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Identity and ownership or affiliation can be read from vessel stacks.  Seeing the photo below with the gray, blue, and gold rings over a white stack . . .  you might know that could be only one of two vessels, USNS Comfort, which it is, or USNC Mercy.  Other USNS or Military Sealift Command vessels have appeared here on this blog.

CMA CGM Thames is one of many large (1100 to 1200′) container vessels in the world’s fourth largest container shipping company.  No vessels from the two largest container shipping companies are shown in this post.  Do you know what these companies are?

Hansa Meersburg is a much smaller containership, less than 600′,  that appears to run a feeder route between the Caribbean, Canada, and New York.

Seatrade has their “colour class” vessels, only slightly longer than 600′ but they offer lots of reefer capacity for round-the-world trade.:

This is a tug . . .  Andrea, recently re-logo’d from HMS to Centerline Logistics.

Mr Connor counts as an exotic, a Marquette Transportation Offshore vessel.  Another Marquette vessel that’s called here is Miss Emily.

Cosco has a number of 1200′ container vessels calling in the sixth boro, this one being Hope.  Moore on this huge conglomerate can be found here.

APL expands to American President Line, Ltd, a company that can trace its history back to before the Civil War.  Currently is a Singapore register company, part of the CMA CGM group.   Confused yet?    Yang Shan is a deepwater port, an island off Shanghai, created since the year 2000.

The BW Group, begun in Hong Kong,  is involved in many aspects of the energy trade.

SCF expands to Sovcomflot.  Victor Bakaev was Soviet Minister of the Merchant Marine from 1954 until 1970, and more.

Fairchem Endurance

And let’s end this post with Hyundai Merchant Marine vessel Hyundai Hope.

All photos recently by WVD, who hopes you notice some patterns here.

 

 

Mr. Connor has been in the area for a few weeks now, but here’s the first good set I’ve gotten.

The logo on the stack is unmistakeable, Marquette Transportation Company Offshore, one of three companies under the Marquette banner.  Click here for previous Marquette boats on tugster.

She might be working in dredge support.

Holden Marine Towing is also working in dredge support.

Based on the livery, I thought I’d never seen Bayou Babe before.

But a little digging showed that I’d seen her in 2009 as a Weeks boat, Virginia.  Equipment changes hands;  Bayou Babe now operates under Holden Marine, but before she was Virginia, she was Misener Marine’s Bayou Babe, built as such in 1979.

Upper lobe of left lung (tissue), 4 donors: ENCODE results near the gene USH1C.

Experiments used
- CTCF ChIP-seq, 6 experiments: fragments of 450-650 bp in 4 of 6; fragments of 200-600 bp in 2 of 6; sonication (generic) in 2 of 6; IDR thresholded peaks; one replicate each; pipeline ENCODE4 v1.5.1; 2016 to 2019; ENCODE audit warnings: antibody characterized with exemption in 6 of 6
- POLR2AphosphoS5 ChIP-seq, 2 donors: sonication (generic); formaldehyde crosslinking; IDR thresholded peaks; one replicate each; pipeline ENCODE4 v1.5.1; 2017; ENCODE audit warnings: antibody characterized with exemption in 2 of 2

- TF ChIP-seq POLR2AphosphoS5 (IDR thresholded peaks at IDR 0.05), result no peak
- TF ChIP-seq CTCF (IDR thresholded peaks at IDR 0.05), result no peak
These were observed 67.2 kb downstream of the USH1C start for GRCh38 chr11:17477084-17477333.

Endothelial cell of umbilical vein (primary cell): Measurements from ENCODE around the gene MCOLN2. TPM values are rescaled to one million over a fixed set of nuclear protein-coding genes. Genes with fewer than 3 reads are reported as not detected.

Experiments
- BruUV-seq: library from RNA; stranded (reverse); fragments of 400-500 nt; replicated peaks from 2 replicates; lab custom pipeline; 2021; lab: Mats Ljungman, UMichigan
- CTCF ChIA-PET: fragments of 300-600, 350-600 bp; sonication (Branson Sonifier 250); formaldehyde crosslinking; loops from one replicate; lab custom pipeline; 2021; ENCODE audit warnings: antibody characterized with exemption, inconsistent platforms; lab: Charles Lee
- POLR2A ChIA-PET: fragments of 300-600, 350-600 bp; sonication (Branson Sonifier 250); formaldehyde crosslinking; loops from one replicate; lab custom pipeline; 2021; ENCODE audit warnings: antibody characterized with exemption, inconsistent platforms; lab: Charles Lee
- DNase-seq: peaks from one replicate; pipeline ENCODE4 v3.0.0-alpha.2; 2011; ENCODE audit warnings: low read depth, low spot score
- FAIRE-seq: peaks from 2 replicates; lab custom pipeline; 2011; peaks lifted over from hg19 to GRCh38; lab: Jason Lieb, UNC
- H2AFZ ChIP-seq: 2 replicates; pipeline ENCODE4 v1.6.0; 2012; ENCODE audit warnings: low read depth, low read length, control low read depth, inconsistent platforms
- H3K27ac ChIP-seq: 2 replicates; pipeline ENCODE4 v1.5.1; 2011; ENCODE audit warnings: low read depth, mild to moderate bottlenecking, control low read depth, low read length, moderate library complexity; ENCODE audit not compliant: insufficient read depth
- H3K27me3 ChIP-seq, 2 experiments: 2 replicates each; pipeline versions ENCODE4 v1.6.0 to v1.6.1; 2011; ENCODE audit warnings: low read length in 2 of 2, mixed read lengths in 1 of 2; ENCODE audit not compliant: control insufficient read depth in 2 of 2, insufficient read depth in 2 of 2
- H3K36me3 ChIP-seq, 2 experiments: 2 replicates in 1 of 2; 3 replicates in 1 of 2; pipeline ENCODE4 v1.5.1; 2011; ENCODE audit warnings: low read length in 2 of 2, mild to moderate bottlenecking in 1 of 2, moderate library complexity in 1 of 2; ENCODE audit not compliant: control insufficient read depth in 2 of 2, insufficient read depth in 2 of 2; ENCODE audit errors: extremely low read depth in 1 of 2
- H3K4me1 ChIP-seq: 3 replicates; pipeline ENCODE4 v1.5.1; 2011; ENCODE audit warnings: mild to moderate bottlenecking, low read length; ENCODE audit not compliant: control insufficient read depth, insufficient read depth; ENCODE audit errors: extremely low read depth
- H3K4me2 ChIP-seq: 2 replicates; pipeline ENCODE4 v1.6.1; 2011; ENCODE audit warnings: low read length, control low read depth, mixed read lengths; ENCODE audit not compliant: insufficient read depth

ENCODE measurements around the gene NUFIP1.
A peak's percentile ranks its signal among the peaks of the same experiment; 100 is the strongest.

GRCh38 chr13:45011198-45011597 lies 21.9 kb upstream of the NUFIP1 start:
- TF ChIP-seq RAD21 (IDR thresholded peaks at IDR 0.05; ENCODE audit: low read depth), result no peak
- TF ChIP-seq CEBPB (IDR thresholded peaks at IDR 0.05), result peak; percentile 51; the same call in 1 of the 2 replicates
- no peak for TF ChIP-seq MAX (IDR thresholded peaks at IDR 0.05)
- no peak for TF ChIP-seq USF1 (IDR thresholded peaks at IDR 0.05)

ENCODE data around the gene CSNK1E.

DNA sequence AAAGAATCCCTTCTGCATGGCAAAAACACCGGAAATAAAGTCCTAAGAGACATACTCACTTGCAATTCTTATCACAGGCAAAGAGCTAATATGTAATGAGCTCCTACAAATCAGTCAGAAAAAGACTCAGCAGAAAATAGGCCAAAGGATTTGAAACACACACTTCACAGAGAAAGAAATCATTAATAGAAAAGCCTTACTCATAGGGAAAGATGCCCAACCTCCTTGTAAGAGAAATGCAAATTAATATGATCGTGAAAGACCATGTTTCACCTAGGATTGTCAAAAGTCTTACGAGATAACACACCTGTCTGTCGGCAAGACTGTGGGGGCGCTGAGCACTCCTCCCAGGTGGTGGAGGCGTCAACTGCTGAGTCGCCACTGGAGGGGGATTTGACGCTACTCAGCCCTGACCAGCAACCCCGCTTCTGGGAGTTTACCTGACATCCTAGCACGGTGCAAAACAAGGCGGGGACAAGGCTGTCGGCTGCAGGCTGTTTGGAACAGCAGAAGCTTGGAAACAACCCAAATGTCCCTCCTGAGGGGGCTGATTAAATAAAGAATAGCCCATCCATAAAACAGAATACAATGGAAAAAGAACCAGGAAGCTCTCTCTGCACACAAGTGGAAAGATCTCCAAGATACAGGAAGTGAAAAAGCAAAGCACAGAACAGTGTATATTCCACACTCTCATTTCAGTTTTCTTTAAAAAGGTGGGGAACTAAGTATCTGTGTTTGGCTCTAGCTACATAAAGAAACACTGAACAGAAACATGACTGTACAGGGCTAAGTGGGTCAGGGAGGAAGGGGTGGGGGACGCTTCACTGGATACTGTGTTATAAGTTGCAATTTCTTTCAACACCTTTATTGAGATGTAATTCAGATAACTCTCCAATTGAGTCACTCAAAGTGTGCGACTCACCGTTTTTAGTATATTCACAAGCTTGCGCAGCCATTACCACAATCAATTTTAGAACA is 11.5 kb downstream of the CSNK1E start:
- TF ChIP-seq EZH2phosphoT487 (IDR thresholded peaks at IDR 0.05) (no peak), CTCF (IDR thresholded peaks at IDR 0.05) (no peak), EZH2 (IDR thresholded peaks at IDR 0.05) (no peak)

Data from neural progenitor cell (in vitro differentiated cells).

All photos this month by Will Van Dorp.

All photos in this series came via “Barrel,” a 30+ year employee of USACE, and they’ve raised a handful of questions, launched a clutch of searches.

Stacy McAllister, previously Houma . . .  I don’t know the year this photo was taken, but since YTL-811 came into McAllister hands in 2003, that fact narrows the date.  By my count, McAllister has over a dozen–13 by my count–of these similarly remodeled tugs acquired through the Defense Reutilization and Marketing Service.  How many can you name?  My answer follows.

stacy

This photo of triple-screw Patriot, in a previous Vane Brothers livery, had to have been taken between 2001 and 2009, after which date Vane sold it to Mexico. See the last photo in this link.

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Here’s a mystery . . .  Which company’s logo is that on the stack of Anne, towing the Loveland 22 barge with the 260 rocket motor.  And what type of antenna is that on the after portion of Anne‘s deckhouse?

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Nearer is Connor A. Gisclair, now possibly known as Mr. Connor.  Anyone identify the smaller farther-away tug with the barge alongside?

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USACE tug Deland was built in 1919, and if my info is correct, it has been transformed into a commercial fishing vessel called Pursuit, operated out of Panama City FL.  I’ve tried unsuccessfully to find a photo of Pursuit. Can anyone help?

0aabt4Deland (1948)-2

This photo looks quite similar.  Six of these vessels were built by Johnson Iron Works in 1919, one of which was called Degrey and sank off Atlantic City in 1976 then known as Patrice McAllister.  Now forty years later, she’s still there and a popular diving spot in 55 feet of water.  Click here for a story on how hurricane Sandy modified the Patrice wreck.

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That’s it for today.  All photos have been provided by Barrel.

And the 13 McAllister ex-YTBs are as follows:  Kaleen ( Pontiac ), Stephen ( Okumulgee ), Jeffrey (Dahlonega), Margaret (Tonkawa), Donal G. (Antigo), Ellen (Piqua), Robert E. (Nanticoke), Beth M. (Ocala), Missy (Anoka), Dorothy (Tontocany), Patrick (Wathena), and Daniel not the one in Montreal( Shabonee ). There may in fact be others, given that Timothy McAllister (Wapato) is not listed on this site.

 

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